Taking notes during class? Topic-focused study? A consistent learning environment? All are exactly opposite the best strategies for learning.
Really, I recently had the good fortune to interview Robert Bjork, director of the UCLA Learning and Forgetting Lab, distinguished professor of psychology, and massively renowned expert on packing things in your brain in a way that keeps them from leaking out. And it turns out that everything I thought I knew about learning is wrong.
Here’s what he said.
First, think about how you attack a pile of study material. “People tend to try to learn in blocks,” says Bjork, “mastering one thing before moving on to the next.” But instead he recommends interleaving, a strategy in which, for example, instead of spending an hour working on your tennis serve, you mix in a range of skills like backhands, volleys, overhead smashes, and footwork. “This creates a sense of difficulty,” says Bjork, “and people tend not to notice the immediate effects of learning.”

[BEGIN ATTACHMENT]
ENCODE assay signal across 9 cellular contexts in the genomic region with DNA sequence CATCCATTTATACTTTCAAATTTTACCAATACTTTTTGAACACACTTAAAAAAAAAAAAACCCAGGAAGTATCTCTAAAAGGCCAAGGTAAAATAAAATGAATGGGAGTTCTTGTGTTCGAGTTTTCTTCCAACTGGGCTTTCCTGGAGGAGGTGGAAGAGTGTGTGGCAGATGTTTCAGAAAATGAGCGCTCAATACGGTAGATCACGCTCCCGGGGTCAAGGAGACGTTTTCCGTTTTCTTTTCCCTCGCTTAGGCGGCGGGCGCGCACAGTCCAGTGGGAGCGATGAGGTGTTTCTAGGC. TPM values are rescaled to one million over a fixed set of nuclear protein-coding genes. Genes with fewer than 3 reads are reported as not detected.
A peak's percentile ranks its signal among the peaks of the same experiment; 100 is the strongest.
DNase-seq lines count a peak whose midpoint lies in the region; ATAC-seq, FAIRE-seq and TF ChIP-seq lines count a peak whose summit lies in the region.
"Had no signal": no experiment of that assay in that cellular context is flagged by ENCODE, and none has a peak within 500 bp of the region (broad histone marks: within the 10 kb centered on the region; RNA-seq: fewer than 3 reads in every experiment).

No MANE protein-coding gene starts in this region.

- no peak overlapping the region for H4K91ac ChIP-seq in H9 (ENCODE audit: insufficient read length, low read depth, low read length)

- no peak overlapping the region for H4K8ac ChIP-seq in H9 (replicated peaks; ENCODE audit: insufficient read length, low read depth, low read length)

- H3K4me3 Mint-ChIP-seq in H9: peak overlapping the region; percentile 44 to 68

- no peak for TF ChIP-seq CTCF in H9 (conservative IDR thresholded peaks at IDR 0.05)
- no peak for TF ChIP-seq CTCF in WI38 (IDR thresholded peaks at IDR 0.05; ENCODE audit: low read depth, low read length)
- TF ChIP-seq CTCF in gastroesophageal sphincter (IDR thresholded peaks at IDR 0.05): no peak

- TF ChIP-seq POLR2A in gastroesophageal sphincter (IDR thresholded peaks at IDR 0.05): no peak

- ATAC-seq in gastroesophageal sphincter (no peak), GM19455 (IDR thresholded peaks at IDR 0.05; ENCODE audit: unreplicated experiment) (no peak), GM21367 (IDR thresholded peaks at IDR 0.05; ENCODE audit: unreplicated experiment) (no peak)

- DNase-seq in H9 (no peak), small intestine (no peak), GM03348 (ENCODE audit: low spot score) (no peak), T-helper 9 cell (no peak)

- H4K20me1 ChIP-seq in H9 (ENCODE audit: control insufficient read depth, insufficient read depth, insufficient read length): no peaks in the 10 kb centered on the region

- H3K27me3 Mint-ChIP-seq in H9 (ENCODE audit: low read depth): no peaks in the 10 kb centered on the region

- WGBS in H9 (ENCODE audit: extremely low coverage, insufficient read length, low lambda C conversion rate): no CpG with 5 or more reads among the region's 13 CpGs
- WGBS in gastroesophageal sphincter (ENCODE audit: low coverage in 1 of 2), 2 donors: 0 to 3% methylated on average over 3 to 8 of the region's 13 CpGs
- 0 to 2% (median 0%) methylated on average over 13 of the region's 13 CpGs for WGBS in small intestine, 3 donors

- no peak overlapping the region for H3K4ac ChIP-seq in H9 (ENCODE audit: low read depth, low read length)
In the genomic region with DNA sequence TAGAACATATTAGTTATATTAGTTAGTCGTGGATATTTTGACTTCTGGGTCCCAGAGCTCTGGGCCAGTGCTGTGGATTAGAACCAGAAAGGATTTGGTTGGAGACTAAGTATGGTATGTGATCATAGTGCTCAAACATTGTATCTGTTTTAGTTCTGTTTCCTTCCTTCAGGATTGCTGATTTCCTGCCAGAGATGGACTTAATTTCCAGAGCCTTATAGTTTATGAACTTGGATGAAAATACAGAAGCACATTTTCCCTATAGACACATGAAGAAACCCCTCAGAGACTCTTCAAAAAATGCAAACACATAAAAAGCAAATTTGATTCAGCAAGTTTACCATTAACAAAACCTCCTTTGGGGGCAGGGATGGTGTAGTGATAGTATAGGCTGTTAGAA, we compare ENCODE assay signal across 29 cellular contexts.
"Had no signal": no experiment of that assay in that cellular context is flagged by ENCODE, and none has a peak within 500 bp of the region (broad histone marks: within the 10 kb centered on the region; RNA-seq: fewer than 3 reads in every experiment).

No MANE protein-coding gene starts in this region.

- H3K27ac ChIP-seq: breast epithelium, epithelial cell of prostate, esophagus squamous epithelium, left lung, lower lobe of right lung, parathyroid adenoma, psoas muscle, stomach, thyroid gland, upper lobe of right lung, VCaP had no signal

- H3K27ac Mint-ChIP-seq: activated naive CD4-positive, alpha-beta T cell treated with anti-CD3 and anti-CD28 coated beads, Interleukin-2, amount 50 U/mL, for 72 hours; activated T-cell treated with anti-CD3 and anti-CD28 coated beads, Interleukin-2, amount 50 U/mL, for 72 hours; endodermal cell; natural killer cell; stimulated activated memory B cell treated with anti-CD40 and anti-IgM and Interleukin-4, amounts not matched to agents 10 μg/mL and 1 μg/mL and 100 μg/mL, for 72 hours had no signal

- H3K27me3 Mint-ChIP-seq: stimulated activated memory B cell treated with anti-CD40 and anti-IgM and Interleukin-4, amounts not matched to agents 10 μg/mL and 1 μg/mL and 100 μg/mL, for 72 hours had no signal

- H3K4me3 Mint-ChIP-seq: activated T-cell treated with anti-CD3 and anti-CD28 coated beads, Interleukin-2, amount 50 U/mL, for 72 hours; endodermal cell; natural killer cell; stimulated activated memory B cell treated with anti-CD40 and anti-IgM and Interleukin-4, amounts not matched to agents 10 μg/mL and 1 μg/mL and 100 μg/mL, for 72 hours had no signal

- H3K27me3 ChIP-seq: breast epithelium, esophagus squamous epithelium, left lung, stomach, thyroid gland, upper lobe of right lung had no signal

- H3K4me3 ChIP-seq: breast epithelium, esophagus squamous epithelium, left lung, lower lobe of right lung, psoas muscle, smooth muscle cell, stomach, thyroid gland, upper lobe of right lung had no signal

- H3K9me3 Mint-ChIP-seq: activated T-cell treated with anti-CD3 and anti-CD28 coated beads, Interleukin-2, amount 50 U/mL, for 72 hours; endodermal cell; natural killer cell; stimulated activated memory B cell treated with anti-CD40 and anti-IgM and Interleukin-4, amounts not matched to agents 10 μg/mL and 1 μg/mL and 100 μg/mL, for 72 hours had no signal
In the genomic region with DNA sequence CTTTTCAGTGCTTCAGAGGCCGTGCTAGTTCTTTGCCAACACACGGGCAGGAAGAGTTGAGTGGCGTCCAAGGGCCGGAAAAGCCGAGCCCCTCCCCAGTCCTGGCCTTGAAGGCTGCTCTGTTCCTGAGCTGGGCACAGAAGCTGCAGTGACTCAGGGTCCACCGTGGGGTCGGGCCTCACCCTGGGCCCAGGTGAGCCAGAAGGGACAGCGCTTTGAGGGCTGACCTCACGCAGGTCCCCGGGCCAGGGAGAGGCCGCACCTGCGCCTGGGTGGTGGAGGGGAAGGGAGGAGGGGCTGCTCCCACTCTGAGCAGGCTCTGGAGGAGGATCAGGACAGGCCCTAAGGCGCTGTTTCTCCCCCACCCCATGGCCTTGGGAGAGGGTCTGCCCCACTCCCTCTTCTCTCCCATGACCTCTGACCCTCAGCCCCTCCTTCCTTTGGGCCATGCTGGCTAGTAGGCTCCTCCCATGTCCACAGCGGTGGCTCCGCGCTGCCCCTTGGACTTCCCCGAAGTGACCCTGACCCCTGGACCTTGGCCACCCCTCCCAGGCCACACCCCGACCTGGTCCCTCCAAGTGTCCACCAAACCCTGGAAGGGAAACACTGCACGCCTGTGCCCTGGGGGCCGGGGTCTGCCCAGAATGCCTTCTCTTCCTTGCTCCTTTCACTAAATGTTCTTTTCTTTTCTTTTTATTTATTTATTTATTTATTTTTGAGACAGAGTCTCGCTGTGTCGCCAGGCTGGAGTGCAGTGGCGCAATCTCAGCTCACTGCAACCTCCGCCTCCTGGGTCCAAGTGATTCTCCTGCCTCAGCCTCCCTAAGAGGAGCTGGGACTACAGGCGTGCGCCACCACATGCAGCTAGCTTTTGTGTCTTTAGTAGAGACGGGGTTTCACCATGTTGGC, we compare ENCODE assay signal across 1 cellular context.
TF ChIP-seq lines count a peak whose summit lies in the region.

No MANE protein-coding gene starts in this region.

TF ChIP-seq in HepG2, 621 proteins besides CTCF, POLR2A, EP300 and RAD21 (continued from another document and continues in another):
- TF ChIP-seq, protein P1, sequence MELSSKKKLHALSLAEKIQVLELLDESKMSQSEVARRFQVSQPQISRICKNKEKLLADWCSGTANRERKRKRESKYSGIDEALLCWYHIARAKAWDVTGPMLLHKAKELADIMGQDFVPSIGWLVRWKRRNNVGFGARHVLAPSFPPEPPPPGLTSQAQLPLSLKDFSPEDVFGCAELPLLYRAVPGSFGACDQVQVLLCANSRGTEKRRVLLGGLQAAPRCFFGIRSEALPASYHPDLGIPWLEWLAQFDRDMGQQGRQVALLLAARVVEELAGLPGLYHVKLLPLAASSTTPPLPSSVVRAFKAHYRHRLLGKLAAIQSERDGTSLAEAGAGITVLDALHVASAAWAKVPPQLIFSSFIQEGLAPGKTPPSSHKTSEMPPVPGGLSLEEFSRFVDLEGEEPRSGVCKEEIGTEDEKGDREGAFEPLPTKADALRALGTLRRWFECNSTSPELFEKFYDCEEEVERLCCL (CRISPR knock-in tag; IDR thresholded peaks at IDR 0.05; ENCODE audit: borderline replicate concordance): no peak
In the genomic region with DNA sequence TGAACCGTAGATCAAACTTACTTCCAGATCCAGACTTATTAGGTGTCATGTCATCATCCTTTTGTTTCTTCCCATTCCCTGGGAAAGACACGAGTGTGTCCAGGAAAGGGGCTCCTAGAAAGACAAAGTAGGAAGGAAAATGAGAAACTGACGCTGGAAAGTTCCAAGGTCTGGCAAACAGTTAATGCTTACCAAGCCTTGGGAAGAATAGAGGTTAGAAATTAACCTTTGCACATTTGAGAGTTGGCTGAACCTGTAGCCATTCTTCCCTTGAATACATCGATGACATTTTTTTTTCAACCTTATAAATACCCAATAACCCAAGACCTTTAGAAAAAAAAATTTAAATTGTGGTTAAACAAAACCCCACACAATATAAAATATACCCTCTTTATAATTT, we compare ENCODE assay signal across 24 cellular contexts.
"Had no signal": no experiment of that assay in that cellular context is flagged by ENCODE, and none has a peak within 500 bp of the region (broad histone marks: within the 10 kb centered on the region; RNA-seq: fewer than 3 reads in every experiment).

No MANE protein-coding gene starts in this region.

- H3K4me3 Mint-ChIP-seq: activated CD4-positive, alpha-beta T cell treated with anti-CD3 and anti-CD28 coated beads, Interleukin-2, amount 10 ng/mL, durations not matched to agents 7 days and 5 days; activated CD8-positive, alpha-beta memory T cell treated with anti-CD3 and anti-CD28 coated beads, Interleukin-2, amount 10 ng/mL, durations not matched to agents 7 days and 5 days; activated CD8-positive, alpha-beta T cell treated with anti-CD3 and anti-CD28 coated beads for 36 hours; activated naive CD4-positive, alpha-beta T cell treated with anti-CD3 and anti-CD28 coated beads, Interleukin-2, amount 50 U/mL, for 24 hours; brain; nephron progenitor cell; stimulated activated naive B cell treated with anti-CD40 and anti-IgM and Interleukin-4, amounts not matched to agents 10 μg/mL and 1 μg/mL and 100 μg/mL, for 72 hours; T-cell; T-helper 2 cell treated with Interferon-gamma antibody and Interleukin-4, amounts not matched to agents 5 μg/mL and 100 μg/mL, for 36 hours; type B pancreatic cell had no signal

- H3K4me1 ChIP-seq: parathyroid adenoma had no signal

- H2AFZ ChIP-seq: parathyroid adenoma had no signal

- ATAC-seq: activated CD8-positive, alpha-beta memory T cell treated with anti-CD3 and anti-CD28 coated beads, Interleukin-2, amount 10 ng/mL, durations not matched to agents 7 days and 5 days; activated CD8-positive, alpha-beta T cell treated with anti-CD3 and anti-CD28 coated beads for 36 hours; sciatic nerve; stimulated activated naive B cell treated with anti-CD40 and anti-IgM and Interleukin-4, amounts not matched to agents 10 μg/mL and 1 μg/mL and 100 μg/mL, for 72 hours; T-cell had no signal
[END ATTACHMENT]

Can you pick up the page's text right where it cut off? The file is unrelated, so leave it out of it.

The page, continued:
Read the whole story: Wired
See Robert Bjork at the 24th APS Annual Convention
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